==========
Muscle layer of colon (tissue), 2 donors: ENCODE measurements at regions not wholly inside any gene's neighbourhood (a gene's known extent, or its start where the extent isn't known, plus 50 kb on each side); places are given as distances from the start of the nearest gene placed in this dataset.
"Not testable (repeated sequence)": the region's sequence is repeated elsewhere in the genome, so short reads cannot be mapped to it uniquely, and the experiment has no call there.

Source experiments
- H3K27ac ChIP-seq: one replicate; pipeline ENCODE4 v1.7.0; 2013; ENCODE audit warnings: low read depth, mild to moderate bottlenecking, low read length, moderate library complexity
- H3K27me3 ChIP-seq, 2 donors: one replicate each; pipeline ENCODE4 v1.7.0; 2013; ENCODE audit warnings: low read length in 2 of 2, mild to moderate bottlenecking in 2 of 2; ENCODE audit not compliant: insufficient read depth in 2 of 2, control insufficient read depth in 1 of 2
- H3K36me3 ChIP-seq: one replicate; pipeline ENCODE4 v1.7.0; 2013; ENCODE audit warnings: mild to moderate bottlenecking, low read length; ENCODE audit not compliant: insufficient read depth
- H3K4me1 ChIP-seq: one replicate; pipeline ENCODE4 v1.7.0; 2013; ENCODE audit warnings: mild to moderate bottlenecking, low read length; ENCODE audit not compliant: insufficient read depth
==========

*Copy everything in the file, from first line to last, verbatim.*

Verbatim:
Muscle layer of colon (tissue), 2 donors: ENCODE measurements at regions not wholly inside any gene's neighbourhood (a gene's known extent, or its start where the extent isn't known, plus 50 kb on each side); places are given as distances from the start of the nearest gene placed in this dataset.
"Not testable (repeated sequence)": the region's sequence is repeated elsewhere in the genome, so short reads cannot be mapped to it uniquely, and the experiment has no call there.

Source experiments
- H3K27ac ChIP-seq: one replicate; pipeline ENCODE4 v1.7.0; 2013; ENCODE audit warnings: low read depth, mild to moderate bottlenecking, low read length, moderate library complexity
- H3K27me3 ChIP-seq, 2 donors: one replicate each; pipeline ENCODE4 v1.7.0; 2013; ENCODE audit warnings: low read length in 2 of 2, mild to moderate bottlenecking in 2 of 2; ENCODE audit not compliant: insufficient read depth in 2 of 2, control insufficient read depth in 1 of 2
- H3K36me3 ChIP-seq: one replicate; pipeline ENCODE4 v1.7.0; 2013; ENCODE audit warnings: mild to moderate bottlenecking, low read length; ENCODE audit not compliant: insufficient read depth
- H3K4me1 ChIP-seq: one replicate; pipeline ENCODE4 v1.7.0; 2013; ENCODE audit warnings: mild to moderate bottlenecking, low read length; ENCODE audit not compliant: insufficient read depth